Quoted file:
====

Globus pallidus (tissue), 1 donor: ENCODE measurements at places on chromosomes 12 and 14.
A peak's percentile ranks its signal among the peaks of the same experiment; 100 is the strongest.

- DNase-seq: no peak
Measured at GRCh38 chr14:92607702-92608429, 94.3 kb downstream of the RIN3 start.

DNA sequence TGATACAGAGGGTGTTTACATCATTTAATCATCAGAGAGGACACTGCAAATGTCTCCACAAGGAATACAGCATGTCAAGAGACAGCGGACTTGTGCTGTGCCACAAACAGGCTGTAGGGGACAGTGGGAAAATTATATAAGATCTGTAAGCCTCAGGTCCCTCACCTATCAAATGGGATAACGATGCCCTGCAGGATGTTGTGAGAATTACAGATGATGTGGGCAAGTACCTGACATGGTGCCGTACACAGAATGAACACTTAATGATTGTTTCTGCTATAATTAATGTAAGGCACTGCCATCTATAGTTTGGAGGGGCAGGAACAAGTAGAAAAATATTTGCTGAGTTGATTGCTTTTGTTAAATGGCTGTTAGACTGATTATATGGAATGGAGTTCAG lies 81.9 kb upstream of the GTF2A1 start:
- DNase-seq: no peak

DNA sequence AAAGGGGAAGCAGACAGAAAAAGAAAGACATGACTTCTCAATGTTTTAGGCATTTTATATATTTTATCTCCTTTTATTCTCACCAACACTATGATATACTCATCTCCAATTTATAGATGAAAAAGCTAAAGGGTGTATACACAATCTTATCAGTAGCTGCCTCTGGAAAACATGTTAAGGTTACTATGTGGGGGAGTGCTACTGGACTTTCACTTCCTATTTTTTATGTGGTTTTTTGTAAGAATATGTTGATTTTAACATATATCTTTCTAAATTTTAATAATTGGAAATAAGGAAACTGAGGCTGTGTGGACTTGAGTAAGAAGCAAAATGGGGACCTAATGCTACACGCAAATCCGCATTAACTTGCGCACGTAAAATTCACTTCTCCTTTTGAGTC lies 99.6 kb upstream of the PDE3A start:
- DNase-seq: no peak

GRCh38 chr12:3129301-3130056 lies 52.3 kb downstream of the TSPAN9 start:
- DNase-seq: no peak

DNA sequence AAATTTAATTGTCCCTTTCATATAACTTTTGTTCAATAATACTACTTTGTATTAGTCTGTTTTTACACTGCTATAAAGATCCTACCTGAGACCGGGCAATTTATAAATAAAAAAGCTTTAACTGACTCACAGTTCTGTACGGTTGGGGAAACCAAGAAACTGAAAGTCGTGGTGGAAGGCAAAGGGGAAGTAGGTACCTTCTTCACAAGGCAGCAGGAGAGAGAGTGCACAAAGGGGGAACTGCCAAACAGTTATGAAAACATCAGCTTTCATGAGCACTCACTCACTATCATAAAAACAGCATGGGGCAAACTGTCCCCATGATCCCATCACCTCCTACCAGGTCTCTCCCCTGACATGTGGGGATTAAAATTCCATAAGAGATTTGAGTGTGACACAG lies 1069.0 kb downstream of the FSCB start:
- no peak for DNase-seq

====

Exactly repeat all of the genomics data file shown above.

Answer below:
Globus pallidus (tissue), 1 donor: ENCODE measurements at places on chromosomes 12 and 14.
A peak's percentile ranks its signal among the peaks of the same experiment; 100 is the strongest.

- DNase-seq: no peak
Measured at GRCh38 chr14:92607702-92608429, 94.3 kb downstream of the RIN3 start.

DNA sequence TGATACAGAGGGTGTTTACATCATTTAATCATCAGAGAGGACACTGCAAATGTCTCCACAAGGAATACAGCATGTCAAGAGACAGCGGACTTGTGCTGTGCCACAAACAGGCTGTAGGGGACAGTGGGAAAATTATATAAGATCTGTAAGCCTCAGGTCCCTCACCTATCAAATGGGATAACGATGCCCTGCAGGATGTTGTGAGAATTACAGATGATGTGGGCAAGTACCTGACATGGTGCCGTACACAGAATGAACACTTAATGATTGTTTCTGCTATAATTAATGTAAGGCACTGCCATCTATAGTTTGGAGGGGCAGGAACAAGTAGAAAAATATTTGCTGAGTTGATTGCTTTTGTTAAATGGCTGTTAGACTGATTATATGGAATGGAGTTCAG lies 81.9 kb upstream of the GTF2A1 start:
- DNase-seq: no peak

DNA sequence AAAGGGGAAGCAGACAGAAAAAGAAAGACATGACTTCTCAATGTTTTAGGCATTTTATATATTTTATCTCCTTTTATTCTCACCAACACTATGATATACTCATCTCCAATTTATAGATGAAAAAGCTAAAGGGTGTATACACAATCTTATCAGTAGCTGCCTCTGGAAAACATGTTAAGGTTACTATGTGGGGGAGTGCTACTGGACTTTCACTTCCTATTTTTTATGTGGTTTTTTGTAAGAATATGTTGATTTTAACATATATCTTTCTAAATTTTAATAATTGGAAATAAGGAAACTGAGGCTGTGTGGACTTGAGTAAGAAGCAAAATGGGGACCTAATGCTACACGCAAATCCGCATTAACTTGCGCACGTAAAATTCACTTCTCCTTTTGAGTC lies 99.6 kb upstream of the PDE3A start:
- DNase-seq: no peak

GRCh38 chr12:3129301-3130056 lies 52.3 kb downstream of the TSPAN9 start:
- DNase-seq: no peak

DNA sequence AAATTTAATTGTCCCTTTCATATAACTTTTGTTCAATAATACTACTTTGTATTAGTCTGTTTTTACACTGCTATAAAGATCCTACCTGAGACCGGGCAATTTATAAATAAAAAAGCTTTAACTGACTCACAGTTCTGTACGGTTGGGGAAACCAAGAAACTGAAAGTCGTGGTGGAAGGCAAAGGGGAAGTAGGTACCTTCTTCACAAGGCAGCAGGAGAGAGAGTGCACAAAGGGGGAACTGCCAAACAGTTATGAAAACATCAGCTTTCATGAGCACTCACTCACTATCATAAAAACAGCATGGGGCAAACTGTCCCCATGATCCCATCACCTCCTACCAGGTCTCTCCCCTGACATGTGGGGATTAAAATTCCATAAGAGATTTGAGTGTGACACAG lies 1069.0 kb downstream of the FSCB start:
- no peak for DNase-seq